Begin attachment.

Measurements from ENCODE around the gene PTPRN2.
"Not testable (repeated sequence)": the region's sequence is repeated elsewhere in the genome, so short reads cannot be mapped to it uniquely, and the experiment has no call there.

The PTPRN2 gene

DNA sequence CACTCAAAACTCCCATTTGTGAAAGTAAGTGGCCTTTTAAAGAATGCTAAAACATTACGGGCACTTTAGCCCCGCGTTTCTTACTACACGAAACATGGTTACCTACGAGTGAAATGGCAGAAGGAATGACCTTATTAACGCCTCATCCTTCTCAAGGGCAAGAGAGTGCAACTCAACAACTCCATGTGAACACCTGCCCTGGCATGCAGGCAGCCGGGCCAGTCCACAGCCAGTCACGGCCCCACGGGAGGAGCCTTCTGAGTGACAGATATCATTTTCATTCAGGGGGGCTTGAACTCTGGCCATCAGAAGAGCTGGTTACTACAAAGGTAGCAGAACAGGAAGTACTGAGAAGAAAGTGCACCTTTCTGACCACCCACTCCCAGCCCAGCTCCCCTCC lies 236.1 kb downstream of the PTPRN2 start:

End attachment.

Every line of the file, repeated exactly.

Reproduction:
Measurements from ENCODE around the gene PTPRN2.
"Not testable (repeated sequence)": the region's sequence is repeated elsewhere in the genome, so short reads cannot be mapped to it uniquely, and the experiment has no call there.

The PTPRN2 gene

DNA sequence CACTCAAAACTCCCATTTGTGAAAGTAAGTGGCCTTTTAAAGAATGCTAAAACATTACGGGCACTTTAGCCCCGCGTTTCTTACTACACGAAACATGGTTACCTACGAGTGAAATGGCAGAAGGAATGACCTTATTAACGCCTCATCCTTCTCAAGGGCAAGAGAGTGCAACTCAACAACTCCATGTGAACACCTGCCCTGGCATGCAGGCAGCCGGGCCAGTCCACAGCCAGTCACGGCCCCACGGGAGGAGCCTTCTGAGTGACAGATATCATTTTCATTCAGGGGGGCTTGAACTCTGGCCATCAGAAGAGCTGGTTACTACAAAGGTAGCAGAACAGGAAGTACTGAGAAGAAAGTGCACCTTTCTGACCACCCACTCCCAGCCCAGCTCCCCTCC lies 236.1 kb downstream of the PTPRN2 start: